The above results show the serious effect of calcium hardness on the performance of some standard materials currently employed for dispersing particulate matter in cooling water systems. Although the copolymers 5, 6, and 7 give the best results, the deterioration in performance in hard water is still extremely undesirable. This test is severe but does indicate relative strength and weaknesses on a comparative basis.
The results in Table II were obtained using the re-circulating rig after 5 hours using water containing 90 ppm China Clay Solids Suspension. They again indicate that the results in Table I are not due to the method of test.
TABLE II______________________________________ % Transmission inExample 100 ppm 300 ppmNo. Additive Dose, ppm Ca2+ water Ca2+ water______________________________________10 Blank -- 55 6011 Polymer 6 5 33 36.412 Polymer 8 5 36.5 40.013 Phosphonate 2 5 34.0 48.0______________________________________ Polymer 6 = Copolymer of methacrylic acid/2 acrylamide 2methyl propane sulphonic acid 1:1 mole ratio Polymer 8 = Sodium polyacrylate M Wt 1000 Phosphonate 2 = 2phosphonobutane 1,2,4-tricarboxylic acid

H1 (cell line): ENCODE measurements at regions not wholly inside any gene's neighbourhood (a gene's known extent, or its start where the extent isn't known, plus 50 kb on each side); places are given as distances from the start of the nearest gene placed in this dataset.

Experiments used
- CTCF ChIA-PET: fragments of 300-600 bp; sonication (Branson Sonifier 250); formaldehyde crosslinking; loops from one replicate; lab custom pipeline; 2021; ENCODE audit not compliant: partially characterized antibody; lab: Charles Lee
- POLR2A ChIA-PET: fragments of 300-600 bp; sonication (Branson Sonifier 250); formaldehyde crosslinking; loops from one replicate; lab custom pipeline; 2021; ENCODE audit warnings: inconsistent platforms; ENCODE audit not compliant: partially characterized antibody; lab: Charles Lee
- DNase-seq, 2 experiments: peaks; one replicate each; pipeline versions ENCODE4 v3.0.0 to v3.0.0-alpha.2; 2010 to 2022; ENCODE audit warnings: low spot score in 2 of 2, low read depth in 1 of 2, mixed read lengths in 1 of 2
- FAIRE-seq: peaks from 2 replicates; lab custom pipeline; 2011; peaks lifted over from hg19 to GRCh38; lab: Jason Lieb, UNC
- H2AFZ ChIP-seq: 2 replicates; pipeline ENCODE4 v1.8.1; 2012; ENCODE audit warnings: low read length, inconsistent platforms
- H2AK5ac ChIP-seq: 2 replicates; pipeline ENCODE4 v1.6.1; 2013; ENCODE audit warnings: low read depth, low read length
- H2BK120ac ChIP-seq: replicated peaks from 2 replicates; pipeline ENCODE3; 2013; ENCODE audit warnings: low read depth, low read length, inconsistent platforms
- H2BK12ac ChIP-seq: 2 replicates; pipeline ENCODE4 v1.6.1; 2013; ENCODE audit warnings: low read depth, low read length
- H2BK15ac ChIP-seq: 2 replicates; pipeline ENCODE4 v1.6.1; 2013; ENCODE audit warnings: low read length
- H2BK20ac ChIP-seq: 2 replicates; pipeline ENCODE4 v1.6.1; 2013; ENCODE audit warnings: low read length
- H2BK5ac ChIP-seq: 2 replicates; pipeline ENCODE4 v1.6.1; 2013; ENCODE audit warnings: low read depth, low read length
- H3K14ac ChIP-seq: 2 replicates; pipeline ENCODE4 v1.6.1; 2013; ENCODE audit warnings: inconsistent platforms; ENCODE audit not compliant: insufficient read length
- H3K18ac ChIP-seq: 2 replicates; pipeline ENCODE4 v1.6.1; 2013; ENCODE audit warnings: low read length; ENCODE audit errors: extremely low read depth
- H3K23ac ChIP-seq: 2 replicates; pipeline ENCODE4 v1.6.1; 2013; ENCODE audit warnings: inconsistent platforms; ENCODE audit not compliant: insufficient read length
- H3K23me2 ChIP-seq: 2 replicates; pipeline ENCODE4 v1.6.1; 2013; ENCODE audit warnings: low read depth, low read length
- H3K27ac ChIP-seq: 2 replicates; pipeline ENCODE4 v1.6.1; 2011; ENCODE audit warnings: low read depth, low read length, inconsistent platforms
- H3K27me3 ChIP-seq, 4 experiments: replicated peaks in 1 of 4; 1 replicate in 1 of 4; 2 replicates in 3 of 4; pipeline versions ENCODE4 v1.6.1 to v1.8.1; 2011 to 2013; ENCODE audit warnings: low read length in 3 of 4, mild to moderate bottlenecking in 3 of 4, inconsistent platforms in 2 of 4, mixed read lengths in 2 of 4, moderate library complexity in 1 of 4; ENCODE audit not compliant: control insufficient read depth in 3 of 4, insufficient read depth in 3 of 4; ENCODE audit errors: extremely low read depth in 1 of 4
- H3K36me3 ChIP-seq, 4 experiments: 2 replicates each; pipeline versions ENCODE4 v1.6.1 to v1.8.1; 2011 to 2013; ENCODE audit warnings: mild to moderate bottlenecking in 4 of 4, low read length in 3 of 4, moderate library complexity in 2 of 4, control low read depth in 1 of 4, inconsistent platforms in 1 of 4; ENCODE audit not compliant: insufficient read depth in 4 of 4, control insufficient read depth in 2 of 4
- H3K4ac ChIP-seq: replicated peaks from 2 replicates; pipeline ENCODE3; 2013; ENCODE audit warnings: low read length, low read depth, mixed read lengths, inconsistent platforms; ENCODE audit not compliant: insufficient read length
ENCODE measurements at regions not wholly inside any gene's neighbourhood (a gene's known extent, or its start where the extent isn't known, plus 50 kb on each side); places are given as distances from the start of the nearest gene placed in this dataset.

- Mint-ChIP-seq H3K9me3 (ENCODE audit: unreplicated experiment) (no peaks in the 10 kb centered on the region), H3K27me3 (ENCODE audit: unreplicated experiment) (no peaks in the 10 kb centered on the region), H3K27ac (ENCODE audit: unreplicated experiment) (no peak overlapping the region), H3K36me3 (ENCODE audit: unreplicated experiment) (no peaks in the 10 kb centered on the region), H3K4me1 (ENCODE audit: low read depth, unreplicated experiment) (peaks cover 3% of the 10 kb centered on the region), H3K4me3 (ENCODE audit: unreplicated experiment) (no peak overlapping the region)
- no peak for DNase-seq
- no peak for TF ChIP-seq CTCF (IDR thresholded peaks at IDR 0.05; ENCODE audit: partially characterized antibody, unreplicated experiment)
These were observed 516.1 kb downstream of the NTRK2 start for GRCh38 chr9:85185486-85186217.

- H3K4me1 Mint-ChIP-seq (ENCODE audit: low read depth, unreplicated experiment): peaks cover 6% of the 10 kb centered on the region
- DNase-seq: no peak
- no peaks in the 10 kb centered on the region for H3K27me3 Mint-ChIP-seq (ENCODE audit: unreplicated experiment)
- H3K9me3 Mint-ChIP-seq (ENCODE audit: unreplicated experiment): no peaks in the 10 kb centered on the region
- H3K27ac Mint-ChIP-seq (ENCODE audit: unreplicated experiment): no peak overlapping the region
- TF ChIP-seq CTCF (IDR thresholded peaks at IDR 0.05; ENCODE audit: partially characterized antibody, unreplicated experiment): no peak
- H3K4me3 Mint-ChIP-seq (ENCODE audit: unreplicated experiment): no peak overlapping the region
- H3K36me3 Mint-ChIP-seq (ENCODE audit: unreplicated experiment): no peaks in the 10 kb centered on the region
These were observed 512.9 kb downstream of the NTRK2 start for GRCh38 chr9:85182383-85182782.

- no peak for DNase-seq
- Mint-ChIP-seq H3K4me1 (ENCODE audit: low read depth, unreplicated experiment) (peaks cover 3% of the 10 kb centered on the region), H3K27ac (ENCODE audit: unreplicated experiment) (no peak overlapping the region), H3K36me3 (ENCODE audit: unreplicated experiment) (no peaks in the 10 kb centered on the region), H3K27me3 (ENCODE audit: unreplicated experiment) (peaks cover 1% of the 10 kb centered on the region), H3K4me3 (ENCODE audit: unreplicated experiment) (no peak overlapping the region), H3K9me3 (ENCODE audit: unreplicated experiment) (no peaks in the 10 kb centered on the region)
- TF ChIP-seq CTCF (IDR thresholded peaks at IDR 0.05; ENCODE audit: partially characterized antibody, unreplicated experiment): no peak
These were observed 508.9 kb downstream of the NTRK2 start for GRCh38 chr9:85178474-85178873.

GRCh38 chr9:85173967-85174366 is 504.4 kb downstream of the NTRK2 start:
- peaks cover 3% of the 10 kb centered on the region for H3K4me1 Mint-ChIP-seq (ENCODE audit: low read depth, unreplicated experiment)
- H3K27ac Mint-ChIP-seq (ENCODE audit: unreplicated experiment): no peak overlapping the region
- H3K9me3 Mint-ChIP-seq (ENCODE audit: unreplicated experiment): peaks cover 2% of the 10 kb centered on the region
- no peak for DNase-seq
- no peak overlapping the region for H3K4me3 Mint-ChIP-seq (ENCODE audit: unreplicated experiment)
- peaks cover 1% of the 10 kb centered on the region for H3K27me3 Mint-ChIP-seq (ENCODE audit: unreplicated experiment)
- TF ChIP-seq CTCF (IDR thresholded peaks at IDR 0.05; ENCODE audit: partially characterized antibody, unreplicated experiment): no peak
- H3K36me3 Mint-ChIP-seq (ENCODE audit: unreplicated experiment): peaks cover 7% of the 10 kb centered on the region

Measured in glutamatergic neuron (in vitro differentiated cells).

Table III gives the results of a number of tests run on the recirculating rig in order to ascertain the effect of adding a phosphate to the polymer in question.
TABLE III______________________________________Recirculating rig 90 ppm China Clay Solids SuspensionDuration of test 5 hours Dose level of additive 5 ppm in all cases, 300 ppm Ca2+ hardness water %Example No. Additive Transmission______________________________________14 Blank 6015 Polymer 6 36.316 Phosphonate 2 48.017 4/1 ratio Polymer 6/Phosphonate 2 34.018 1/1 ratio Polymer 6/Phosphonate 2 31.519 1/4 ratio Polymer 6/Phosphonate 2 34.220 Phosphonate 1 50.021 1/1 ratio Polymer 6/Phosphonate 1 40.222 1/1 ratio Polymer 8/Phosphonate 2 51.023 Polymer 9 40.824 1/1 ratio Polymer 9/Phosphonate 2 38.4______________________________________ Polymer 9 = Copolymer of Styrene sulphonate/Maleic acid in ratio 3:1 Molecular Wt. 4 500
These results show the synergistic effect of using the inventive phosphonate with the inventive polymers.
A static cylinder test was conducted using a 100 ppm suspension of China Clay in 300 ppm Ca2+ hardness water. The suspension in 250/ml measuring cylinders was allowed to settle for two hours, samples were then withdrawn at a given depth and the turbidity measured by a nephelometer. The efficiency of the additive as a dispersant was calculated from: